"Forest bathing" might sound like something reserved for dirty hippies. (I joke!)

Fear not. According to the New York Times, "Forest bathing" or "Shinrin-yoku" is simply the act of visiting nature parks for therapeutic effects and was given this fancy name by fans and followers in Japan.

We all know that spending time outdoors brings a whole host of healthy benefits, including stress management. But now there is a new, improved and additional perk. Scientists are crediting phytoncides, the airborne chemicals emitted by plants to protect them from rotting and insects. As it turns out, phytoncides happens to have a positive, protective chemical reaction on us humans too.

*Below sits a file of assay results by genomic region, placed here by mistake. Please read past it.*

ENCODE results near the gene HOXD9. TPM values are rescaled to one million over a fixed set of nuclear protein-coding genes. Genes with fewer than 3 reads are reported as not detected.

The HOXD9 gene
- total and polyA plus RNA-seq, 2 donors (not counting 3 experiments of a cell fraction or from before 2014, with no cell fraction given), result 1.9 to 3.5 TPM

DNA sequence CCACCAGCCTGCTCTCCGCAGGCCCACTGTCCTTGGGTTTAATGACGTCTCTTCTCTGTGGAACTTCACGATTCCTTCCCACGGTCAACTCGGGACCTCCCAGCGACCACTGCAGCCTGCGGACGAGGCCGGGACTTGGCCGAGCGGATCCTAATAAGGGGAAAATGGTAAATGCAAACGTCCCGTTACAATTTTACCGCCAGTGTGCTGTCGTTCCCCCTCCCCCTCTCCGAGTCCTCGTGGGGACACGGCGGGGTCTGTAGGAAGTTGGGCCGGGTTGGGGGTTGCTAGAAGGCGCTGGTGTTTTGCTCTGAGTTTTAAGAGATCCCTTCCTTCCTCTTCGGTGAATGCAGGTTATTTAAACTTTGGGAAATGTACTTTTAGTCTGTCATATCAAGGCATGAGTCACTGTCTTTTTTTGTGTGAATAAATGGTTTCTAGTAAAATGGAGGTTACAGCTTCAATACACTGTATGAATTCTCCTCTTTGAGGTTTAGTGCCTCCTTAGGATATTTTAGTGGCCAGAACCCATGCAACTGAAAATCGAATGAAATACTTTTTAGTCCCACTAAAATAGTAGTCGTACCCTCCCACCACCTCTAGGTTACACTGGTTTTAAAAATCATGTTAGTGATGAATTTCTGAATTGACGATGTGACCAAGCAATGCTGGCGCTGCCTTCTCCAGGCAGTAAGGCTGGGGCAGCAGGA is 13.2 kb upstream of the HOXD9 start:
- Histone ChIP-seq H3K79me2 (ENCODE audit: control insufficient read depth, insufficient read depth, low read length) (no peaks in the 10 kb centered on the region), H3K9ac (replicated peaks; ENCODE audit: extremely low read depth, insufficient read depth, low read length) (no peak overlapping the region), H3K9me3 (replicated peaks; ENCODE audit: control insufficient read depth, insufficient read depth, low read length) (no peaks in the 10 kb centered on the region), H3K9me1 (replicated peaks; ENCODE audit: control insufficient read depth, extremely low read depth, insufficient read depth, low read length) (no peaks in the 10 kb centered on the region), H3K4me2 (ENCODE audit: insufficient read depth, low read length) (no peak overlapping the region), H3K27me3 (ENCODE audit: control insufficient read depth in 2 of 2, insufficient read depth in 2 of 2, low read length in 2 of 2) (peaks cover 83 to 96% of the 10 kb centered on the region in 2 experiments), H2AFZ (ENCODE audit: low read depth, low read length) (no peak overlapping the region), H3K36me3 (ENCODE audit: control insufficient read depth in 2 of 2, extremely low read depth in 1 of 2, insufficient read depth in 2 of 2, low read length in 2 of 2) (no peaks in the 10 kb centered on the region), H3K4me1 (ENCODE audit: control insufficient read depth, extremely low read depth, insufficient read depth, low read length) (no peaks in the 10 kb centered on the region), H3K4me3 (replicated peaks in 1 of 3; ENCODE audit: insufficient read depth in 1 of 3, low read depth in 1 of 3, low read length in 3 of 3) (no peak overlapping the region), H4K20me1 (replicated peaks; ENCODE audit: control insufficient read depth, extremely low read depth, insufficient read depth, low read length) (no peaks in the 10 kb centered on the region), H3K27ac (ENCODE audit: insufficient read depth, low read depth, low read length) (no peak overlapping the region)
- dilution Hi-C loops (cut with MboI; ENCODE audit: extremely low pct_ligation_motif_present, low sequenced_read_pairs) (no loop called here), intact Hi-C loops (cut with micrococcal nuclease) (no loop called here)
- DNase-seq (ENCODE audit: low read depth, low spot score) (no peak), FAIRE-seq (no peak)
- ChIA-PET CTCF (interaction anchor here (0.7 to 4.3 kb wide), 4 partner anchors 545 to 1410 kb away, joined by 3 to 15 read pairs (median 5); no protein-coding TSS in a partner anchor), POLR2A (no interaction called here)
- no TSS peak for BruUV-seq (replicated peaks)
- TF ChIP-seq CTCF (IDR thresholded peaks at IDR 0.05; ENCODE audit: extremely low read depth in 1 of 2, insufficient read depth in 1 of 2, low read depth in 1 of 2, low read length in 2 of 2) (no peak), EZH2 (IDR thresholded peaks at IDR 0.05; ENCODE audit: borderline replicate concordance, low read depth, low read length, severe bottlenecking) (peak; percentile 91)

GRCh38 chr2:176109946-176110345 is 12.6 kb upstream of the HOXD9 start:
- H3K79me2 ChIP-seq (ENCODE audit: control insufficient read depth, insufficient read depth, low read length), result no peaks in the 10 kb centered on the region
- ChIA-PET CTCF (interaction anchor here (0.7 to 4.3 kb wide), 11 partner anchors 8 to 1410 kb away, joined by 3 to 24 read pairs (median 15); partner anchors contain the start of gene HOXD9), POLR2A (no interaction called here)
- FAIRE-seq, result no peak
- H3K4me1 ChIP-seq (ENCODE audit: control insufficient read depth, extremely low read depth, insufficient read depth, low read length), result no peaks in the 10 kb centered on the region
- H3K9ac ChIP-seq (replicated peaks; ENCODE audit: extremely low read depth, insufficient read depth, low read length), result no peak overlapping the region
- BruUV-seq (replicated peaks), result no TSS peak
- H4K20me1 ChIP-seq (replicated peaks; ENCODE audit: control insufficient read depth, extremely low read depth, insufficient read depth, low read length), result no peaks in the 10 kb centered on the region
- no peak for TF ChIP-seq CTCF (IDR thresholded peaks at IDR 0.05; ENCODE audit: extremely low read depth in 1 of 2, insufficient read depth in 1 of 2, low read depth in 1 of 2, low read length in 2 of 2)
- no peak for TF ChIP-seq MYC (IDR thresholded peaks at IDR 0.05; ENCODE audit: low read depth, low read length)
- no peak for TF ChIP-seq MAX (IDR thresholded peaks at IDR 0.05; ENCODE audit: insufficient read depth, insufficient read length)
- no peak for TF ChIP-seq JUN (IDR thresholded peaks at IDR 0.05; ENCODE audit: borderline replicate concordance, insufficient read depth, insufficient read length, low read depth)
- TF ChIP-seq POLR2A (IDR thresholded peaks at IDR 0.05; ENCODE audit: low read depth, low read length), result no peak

The study conducted this past January followed 280 healthy residents of Japan. Some of which were instructed to walk through a forest or wooded area for a few hours while the others were asked to walk through an urban setting. On the second day, they traded places. Those who spent time among the plants experienced lower levels of cortisol (which induces stress), a lower pulse rate and lower blood pressure.

Studies from 2007 even show natural increase in white blood cells in those exposed to forest air phytonicides.

Do we really need any more excuses to camp, hike and hit our national and state parks this summer? I'll be vacationing in the Southwest this week, "Forest bathing" until my healthy heart's content.